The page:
A string of new LNG projects in Australia, North America and Russia promise a growing surplus of LNG on international markets, making the timing of new Sub-Saharan African LNG projects difficult. Move too early and the offtake agreements will not be generous, with new projects feeding into an already oversupplied market.

Move too late and projects could miss the hoped-for next wave of LNG development, one that is heavily dependent on future gas demand growth.

The international market has strengthened in recent months. Asian spot LNG prices reached $9.75/MMBtu in early January, up from a low of $4.0/MMBtu last April, but are still half the $20/MMBtu seen in February 2014. A continued recovery could be sufficient to see schemes sanctioned, but there is no guarantee these price levels will be sustained. In 2015, global gas demand grew by only 1.7%.

The only operational plants in Sub-Sahara Africa at present are the Nigeria LNG scheme on Bonny Island, Angola LNG and EG LNG in Equatorial Guinea. Despite plentiful reserves in some countries and limited local demand, no other trains have been given the go-ahead. Yet there has never been more projects under consideration.

A dozen new schemes have been mooted at different times in Nigeria. The country had, at end-2015, 5.1 Tcm of proved gas reserves in contrast to Australia’s 3.5 Tcm, but the investment regime and security concerns continue to act as a deterrent. Local reports suggest the Olokola LNG scheme may now be cancelled, while decisions on Train 7 at NLNG have been repeatedly delayed. US major ConocoPhillips has withdrawn from the Brass LNG project; its future is being debated this month by the remaining shareholders, Nigerian National Petroleum Corp., Eni and Total.

A key problem is that successive governments have wanted International Oil Companies to develop new LNG plants as joint ventures with NNPC, which has been unable to fund its share of costs.

Discoveries offshore Tanzania and Mozambique have collectively yielded 6.7 Tcm of natural gas over the past decade, but to date no LNG project has been sanctioned because of low international prices and government inaction.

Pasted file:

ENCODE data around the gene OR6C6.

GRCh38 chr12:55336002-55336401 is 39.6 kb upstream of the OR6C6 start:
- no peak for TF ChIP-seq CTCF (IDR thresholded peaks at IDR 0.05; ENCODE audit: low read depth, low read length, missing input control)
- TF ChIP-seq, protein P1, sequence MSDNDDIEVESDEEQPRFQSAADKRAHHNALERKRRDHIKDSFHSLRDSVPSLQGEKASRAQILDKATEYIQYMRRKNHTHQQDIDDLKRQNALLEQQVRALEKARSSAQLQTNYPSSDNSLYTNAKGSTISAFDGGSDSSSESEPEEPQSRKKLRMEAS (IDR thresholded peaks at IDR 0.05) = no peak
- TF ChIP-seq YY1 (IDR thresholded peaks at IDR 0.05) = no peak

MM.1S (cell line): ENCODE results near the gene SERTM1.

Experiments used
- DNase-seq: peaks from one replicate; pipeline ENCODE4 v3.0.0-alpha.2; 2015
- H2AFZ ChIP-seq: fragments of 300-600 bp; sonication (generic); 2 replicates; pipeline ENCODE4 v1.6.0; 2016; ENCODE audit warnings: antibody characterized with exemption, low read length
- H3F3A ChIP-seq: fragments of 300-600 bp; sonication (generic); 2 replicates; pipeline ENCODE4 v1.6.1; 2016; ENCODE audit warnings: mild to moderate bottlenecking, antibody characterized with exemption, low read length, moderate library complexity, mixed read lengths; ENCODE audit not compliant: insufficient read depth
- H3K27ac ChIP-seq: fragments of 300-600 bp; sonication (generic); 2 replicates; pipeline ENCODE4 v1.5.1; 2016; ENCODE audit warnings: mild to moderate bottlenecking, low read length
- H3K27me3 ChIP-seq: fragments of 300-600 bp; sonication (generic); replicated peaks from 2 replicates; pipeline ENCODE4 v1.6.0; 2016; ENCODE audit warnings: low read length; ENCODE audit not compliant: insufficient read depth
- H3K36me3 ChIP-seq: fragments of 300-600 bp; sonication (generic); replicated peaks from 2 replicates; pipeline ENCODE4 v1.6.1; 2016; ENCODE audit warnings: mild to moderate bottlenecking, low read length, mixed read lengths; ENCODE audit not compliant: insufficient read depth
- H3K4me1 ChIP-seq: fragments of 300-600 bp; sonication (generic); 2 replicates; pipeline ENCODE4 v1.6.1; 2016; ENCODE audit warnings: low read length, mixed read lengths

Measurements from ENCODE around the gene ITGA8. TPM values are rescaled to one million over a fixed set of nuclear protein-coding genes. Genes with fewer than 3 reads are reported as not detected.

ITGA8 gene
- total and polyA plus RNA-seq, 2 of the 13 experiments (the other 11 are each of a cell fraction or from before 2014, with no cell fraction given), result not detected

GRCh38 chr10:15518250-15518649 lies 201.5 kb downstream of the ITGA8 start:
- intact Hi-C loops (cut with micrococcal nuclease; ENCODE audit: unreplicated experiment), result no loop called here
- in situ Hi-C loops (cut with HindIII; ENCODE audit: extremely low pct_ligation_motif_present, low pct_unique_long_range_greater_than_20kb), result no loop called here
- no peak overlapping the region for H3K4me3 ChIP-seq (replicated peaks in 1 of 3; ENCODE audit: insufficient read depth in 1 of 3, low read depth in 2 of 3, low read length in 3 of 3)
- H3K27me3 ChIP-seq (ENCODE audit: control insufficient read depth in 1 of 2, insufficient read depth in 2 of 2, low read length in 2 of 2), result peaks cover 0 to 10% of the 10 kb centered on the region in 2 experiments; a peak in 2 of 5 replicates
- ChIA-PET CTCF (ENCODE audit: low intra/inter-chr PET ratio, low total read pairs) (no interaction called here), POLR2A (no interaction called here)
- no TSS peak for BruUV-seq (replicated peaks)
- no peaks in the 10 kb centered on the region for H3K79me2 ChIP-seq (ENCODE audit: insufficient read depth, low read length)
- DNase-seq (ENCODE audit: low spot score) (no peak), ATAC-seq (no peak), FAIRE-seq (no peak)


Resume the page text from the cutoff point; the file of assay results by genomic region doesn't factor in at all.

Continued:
The Mozambique government’s credit worthiness has been hit by a recent loan scandal and this may have triggered its decision finally to pass the legislation required to develop LNG projects in the north of the country, in the process relinquishing the receipt in kind of its quota of available gas.

Elsewhere, the UK’s Ophir Energy is considering moving ahead with the Golar floating LNG project in Equatorial Guinea, which will have production capacity of 2.2 million mt/year.

Yet the gas available continues to grow. In December, BP agreed to invest $936 million in Kosmos Energy’s Greater Tortue project offshore Mauritania and Senegal. It is estimated that the acreage in question contains about 1.4 Tcm. Given the limited local market, LNG is the obvious option, but again project sanction, mooted for 2018, is unlikely to come quickly. Project development times suggest Africa’s LNG potential may not be realized until the mid-2020s.

Author
Neil Ford, Freelance consultant and journalist 
Dr Neil Alexander Ford is a freelance consultant and journalist, who has written for Platts for 15 years, in particular for Platts analytical monthly newsletter Energy Economist. He specialises in Africa, the energy sector and political and security risk. With a PhD in international relations, he also works as an expert witness on African affairs.

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